People in the UK eat more savoury snacks than any other European nation, averaging 7.2kg each per year, and market value is forecast to creep up from around £2.4 million to £2.6 million by 2009, says a new report by market researchers Key Note.
But the report also issues a stark wake-up call for manufacturers, saying: "There is no doubt that the future of snack foods is beset with potential obstacles to growth, including the cost of developing substitutes for fat, sugar and salt, moves to reduce the availability of snacks and a possible ban on advertising food to children."
The possibility of a traffic light scheme to highlight healthy foods, as suggested by the government, would likely put many savoury snacks in the unhealthy red zone due to high salt content, and the report even raises the fear that companies could face lawsuits from obese consumers, similar to those already seen in the US.
The same problem is likely to occur throughout Europe as many governments wake up to the dangers of obesity. In France, a recent survey by Senator Claude Saunier claims obesity levels there could match those of the US by 2020. By September, all vending machines will be banned from French schools as the first step in combating this problem.
Key Note sympathises with snacks manufacturers who "may feel that they are being demonised when it is people's overall lifestyles that are to blame for rising obesity levels", but the group says producers must nevertheless embrace healthier products, such as reduced fat and salt ranges, which it claims may be the only varieties on retailers' shelves in the future.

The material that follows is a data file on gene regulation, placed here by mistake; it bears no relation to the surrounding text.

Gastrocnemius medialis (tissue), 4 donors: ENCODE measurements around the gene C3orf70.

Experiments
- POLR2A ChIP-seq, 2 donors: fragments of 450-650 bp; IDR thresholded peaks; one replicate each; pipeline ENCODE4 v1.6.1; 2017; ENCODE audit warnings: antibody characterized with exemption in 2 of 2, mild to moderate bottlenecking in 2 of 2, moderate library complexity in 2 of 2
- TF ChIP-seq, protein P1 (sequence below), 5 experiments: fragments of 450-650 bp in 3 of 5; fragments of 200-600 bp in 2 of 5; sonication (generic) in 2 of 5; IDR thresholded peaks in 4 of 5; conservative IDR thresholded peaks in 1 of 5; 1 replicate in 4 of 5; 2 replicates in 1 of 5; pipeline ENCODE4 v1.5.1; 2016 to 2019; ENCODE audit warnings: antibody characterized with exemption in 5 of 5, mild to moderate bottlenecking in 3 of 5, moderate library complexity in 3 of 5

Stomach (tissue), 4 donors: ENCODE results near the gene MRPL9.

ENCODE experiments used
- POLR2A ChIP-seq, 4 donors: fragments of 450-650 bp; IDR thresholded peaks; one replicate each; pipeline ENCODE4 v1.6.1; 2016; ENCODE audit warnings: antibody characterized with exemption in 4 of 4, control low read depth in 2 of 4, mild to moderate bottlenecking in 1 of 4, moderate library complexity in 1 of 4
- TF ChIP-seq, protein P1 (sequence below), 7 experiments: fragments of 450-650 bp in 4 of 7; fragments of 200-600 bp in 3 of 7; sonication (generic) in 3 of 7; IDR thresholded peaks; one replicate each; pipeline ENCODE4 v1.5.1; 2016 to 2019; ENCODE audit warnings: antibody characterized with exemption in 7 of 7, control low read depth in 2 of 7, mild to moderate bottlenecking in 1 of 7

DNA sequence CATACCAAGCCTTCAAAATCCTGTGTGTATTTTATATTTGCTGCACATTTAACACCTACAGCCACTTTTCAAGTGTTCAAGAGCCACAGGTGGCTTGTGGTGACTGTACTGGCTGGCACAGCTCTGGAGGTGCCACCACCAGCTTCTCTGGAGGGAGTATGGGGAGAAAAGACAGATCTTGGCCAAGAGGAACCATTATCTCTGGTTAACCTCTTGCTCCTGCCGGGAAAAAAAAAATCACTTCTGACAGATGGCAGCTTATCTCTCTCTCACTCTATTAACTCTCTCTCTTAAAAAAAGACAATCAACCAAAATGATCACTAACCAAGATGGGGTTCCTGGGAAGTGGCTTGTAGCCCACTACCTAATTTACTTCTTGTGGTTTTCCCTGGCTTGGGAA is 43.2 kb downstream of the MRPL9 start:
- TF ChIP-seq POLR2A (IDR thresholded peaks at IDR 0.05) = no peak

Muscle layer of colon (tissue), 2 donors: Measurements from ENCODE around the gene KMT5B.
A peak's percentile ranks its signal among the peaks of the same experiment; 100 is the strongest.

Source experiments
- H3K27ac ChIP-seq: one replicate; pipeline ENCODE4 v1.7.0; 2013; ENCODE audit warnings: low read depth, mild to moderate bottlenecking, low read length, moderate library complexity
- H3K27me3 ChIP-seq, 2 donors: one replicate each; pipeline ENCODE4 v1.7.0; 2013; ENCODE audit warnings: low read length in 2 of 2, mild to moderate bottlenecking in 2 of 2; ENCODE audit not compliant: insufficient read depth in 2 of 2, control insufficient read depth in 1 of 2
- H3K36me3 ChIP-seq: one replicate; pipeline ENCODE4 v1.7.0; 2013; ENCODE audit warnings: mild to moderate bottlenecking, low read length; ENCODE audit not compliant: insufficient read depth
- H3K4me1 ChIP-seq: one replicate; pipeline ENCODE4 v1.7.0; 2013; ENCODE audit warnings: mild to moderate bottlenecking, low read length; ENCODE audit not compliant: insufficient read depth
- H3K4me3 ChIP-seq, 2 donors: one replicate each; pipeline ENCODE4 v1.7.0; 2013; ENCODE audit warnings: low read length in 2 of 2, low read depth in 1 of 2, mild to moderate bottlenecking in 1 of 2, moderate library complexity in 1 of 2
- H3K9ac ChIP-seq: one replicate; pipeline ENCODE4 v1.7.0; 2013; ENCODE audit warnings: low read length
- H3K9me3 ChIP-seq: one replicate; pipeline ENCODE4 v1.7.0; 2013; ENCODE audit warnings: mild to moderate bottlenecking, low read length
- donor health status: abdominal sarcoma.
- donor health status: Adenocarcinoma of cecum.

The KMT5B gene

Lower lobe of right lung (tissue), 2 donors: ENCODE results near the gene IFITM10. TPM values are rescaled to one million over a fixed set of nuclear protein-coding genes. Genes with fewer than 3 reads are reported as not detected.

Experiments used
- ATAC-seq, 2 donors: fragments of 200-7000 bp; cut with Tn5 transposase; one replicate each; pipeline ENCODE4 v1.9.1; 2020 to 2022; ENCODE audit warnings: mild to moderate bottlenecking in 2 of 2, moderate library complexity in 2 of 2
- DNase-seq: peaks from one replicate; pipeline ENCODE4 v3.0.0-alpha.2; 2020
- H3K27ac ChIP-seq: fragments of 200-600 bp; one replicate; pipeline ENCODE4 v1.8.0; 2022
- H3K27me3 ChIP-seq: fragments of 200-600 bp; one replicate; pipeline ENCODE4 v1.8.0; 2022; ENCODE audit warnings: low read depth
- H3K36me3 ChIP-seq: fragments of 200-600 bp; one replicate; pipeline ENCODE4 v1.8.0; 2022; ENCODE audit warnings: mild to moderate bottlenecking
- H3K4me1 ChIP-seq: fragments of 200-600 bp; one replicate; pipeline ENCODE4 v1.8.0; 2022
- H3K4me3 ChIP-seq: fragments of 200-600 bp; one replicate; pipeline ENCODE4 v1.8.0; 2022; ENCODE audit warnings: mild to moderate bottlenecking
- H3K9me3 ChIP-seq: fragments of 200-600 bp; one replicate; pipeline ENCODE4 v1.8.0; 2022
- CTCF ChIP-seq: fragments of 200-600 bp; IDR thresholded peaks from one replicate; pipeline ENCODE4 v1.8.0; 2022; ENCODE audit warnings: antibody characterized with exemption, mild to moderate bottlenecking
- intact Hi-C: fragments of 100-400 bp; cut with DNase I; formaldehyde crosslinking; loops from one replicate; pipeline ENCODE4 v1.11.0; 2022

However, "smaller UK operators may find it difficult to weather these problems," says the report, adding that larger producers such as Walkers, owned by PepsiCo subsidiary Frito-Lay, will have more financial backing to implement vital innovations, such as new exotic flavours, varieties and gimmicks.
All manufacturers will also face increasing competition from other food sectors which are expected to steal more ground in the snacks market by using ingredients perceived as healthier by consumers, such as cereals, cheese, seeds and olives.
The lifeline for traditional snacks producers in the UK will be British consumers' raw addiction to snacks they already know and love. "The fact remains that the British love their savoury snacks and are generally unwilling to compromise taste for health," says Key Note, adding that consumers will continue to demand savoury snacks as a treat despite being "bombarded with healthy eating advice".
Britain's strong economy should also help to soften the blow and keep the snacks market heading in the right direction. The latest figures predict that unemployment will rise only slightly from 870,000 to 910,000 up to 2009, still more than eight times smaller than current figures in France and Germany, and the country's gross domestic product (GDP) is set to rise by around 2.5 per cent year-on-year.